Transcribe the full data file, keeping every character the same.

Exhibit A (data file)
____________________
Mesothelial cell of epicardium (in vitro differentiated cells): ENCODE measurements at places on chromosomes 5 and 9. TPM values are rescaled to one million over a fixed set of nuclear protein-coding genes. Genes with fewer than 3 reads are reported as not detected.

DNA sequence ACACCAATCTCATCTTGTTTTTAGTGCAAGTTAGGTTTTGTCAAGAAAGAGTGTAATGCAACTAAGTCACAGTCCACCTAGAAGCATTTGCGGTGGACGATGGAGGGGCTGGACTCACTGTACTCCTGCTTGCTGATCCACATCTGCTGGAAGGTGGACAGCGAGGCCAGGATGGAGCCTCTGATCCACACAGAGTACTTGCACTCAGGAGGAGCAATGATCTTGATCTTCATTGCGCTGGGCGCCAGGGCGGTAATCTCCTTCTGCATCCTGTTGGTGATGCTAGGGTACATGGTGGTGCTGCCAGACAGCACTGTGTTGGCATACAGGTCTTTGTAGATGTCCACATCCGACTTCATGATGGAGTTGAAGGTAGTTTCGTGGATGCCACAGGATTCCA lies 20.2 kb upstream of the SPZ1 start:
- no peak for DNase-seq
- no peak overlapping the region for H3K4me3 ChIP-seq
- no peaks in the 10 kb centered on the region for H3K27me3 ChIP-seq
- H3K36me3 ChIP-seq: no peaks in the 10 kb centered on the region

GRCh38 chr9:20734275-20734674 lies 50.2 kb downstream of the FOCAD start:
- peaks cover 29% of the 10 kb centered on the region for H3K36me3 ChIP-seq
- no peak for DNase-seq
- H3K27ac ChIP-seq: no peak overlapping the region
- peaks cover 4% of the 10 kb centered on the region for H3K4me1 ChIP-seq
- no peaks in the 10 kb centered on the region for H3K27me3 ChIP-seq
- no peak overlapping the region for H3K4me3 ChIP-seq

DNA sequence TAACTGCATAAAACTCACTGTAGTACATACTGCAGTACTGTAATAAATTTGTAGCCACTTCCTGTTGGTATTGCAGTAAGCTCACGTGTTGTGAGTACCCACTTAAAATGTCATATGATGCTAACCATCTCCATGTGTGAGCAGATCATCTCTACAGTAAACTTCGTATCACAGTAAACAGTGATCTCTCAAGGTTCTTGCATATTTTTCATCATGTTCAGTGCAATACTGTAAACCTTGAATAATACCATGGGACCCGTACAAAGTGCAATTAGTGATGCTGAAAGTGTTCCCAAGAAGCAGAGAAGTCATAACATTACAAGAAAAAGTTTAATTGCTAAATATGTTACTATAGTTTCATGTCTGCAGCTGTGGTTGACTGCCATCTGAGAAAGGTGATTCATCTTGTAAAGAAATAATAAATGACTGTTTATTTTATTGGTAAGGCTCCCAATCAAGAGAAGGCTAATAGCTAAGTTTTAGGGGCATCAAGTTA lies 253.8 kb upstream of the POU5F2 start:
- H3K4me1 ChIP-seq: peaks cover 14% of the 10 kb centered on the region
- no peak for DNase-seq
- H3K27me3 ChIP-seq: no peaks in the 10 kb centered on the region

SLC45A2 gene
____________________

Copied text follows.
Mesothelial cell of epicardium (in vitro differentiated cells): ENCODE measurements at places on chromosomes 5 and 9. TPM values are rescaled to one million over a fixed set of nuclear protein-coding genes. Genes with fewer than 3 reads are reported as not detected.

DNA sequence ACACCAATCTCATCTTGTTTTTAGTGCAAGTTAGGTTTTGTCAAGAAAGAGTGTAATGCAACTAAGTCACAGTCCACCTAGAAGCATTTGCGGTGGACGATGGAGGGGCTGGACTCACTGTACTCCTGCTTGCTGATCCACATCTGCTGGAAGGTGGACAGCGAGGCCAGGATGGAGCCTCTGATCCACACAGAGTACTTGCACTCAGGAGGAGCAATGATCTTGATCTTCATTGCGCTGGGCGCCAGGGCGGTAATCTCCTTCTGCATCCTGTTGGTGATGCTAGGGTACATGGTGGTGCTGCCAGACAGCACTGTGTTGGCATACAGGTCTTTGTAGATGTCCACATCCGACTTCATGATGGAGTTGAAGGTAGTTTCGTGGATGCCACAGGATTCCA lies 20.2 kb upstream of the SPZ1 start:
- no peak for DNase-seq
- no peak overlapping the region for H3K4me3 ChIP-seq
- no peaks in the 10 kb centered on the region for H3K27me3 ChIP-seq
- H3K36me3 ChIP-seq: no peaks in the 10 kb centered on the region

GRCh38 chr9:20734275-20734674 lies 50.2 kb downstream of the FOCAD start:
- peaks cover 29% of the 10 kb centered on the region for H3K36me3 ChIP-seq
- no peak for DNase-seq
- H3K27ac ChIP-seq: no peak overlapping the region
- peaks cover 4% of the 10 kb centered on the region for H3K4me1 ChIP-seq
- no peaks in the 10 kb centered on the region for H3K27me3 ChIP-seq
- no peak overlapping the region for H3K4me3 ChIP-seq

DNA sequence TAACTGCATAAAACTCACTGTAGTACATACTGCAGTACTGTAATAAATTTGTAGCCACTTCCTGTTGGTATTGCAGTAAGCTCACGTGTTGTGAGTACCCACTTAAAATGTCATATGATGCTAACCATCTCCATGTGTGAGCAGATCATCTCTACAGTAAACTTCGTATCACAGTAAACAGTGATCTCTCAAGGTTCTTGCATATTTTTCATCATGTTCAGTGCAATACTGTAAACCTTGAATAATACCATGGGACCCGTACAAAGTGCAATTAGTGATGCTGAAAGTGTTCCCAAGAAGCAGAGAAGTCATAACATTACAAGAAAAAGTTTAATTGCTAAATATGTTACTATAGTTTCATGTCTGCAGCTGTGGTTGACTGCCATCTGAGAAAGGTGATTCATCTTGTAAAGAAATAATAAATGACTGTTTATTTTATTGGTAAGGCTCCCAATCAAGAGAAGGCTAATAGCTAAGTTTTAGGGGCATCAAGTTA lies 253.8 kb upstream of the POU5F2 start:
- H3K4me1 ChIP-seq: peaks cover 14% of the 10 kb centered on the region
- no peak for DNase-seq
- H3K27me3 ChIP-seq: no peaks in the 10 kb centered on the region

SLC45A2 gene